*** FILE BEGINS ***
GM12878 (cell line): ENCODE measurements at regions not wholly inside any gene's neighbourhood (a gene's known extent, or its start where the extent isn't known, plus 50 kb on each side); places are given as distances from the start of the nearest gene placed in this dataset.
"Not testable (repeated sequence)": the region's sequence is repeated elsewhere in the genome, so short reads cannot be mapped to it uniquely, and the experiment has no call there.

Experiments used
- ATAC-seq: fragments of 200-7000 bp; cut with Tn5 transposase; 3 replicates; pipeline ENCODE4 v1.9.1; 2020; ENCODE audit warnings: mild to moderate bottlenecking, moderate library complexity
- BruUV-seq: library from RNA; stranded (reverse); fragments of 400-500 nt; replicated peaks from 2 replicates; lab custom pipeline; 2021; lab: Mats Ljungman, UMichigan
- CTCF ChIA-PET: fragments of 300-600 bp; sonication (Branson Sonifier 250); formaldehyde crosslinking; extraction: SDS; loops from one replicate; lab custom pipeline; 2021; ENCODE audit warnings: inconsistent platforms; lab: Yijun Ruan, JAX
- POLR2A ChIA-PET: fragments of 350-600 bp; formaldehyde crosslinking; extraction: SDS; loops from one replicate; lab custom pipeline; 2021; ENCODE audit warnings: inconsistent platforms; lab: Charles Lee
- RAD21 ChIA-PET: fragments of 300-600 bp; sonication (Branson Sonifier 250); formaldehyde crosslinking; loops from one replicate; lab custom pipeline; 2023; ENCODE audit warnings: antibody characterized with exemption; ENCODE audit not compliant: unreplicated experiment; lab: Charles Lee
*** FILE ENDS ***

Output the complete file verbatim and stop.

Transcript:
GM12878 (cell line): ENCODE measurements at regions not wholly inside any gene's neighbourhood (a gene's known extent, or its start where the extent isn't known, plus 50 kb on each side); places are given as distances from the start of the nearest gene placed in this dataset.
"Not testable (repeated sequence)": the region's sequence is repeated elsewhere in the genome, so short reads cannot be mapped to it uniquely, and the experiment has no call there.

Experiments used
- ATAC-seq: fragments of 200-7000 bp; cut with Tn5 transposase; 3 replicates; pipeline ENCODE4 v1.9.1; 2020; ENCODE audit warnings: mild to moderate bottlenecking, moderate library complexity
- BruUV-seq: library from RNA; stranded (reverse); fragments of 400-500 nt; replicated peaks from 2 replicates; lab custom pipeline; 2021; lab: Mats Ljungman, UMichigan
- CTCF ChIA-PET: fragments of 300-600 bp; sonication (Branson Sonifier 250); formaldehyde crosslinking; extraction: SDS; loops from one replicate; lab custom pipeline; 2021; ENCODE audit warnings: inconsistent platforms; lab: Yijun Ruan, JAX
- POLR2A ChIA-PET: fragments of 350-600 bp; formaldehyde crosslinking; extraction: SDS; loops from one replicate; lab custom pipeline; 2021; ENCODE audit warnings: inconsistent platforms; lab: Charles Lee
- RAD21 ChIA-PET: fragments of 300-600 bp; sonication (Branson Sonifier 250); formaldehyde crosslinking; loops from one replicate; lab custom pipeline; 2023; ENCODE audit warnings: antibody characterized with exemption; ENCODE audit not compliant: unreplicated experiment; lab: Charles Lee